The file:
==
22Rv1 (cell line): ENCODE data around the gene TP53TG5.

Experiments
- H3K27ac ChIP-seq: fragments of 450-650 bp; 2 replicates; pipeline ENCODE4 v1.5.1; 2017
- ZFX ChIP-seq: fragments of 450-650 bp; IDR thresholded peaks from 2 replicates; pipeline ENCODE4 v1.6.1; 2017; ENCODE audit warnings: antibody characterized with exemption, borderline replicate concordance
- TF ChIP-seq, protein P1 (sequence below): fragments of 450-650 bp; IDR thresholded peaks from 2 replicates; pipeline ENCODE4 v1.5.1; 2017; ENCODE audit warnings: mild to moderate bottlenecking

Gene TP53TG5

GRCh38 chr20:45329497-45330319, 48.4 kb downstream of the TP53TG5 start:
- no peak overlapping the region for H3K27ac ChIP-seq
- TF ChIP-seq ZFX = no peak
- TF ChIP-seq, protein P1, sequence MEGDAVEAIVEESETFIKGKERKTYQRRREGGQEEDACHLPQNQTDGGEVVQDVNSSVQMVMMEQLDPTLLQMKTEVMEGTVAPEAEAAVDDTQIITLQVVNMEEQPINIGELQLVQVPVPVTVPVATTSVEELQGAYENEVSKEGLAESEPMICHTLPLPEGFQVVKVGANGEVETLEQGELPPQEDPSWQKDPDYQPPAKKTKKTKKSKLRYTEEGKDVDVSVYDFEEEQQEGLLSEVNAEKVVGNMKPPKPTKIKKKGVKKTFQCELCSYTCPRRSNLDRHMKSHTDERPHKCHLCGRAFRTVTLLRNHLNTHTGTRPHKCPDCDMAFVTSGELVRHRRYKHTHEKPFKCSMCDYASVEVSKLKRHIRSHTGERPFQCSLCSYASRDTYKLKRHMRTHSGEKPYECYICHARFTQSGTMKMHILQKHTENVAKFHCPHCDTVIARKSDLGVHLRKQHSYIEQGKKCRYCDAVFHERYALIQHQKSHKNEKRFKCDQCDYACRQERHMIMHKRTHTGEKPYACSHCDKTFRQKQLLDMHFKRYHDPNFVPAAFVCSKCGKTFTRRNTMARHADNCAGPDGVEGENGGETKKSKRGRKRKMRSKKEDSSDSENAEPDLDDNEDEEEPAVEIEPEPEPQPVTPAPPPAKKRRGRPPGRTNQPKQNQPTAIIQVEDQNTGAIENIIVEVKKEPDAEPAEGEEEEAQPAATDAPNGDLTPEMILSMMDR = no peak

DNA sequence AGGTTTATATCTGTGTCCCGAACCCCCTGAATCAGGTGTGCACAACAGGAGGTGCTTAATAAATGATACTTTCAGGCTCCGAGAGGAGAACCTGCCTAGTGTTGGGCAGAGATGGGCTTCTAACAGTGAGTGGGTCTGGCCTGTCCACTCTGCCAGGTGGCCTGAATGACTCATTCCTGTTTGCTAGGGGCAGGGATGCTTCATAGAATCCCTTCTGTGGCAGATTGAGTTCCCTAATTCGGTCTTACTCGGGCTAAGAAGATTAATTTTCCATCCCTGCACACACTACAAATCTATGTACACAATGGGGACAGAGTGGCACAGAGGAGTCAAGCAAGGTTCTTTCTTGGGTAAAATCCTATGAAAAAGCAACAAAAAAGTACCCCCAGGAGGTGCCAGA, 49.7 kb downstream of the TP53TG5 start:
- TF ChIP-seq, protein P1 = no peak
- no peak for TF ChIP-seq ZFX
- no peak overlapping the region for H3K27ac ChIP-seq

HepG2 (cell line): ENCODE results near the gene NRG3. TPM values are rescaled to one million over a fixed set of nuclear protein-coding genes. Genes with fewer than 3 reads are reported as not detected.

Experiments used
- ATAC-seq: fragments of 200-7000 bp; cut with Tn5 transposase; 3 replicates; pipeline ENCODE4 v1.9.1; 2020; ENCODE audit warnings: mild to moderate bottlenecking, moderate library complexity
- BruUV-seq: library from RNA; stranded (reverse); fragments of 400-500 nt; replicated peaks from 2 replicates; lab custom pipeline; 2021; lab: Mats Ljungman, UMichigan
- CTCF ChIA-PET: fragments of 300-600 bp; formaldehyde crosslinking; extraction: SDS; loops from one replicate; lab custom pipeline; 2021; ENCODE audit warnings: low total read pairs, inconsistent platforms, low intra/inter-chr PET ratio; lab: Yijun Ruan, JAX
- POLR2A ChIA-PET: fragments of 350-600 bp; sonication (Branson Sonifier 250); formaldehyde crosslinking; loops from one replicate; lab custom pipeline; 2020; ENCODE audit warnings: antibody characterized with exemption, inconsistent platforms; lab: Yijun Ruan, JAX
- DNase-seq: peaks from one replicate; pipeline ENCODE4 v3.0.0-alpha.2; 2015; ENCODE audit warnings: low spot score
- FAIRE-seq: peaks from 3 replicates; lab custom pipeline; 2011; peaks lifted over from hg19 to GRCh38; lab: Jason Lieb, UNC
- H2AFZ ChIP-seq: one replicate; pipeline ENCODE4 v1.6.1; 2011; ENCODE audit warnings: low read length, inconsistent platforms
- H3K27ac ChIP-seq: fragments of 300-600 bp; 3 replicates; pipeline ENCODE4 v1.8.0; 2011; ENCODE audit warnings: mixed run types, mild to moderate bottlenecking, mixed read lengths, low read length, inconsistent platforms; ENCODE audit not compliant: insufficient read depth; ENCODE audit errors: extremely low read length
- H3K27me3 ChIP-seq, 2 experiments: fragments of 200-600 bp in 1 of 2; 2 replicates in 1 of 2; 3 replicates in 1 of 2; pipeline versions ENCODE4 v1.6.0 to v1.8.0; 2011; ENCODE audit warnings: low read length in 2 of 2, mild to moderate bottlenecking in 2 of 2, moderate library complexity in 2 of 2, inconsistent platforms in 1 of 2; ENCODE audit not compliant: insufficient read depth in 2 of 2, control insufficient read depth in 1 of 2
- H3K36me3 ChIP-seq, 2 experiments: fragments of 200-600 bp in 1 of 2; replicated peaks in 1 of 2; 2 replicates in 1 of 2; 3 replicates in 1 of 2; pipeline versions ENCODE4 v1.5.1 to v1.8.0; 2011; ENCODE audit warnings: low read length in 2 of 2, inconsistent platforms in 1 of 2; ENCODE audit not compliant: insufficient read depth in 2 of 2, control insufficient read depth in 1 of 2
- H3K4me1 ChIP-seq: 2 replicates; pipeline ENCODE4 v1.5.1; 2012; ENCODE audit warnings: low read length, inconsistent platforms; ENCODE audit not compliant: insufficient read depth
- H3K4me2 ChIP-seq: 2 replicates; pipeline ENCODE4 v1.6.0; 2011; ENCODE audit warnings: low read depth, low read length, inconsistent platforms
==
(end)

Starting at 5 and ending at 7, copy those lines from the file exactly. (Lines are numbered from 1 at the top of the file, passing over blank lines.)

- TF ChIP-seq, protein P1 (sequence below): fragments of 450-650 bp; IDR thresholded peaks from 2 replicates; pipeline ENCODE4 v1.5.1; 2017; ENCODE audit warnings: mild to moderate bottlenecking

Gene TP53TG5

GRCh38 chr20:45329497-45330319, 48.4 kb downstream of the TP53TG5 start: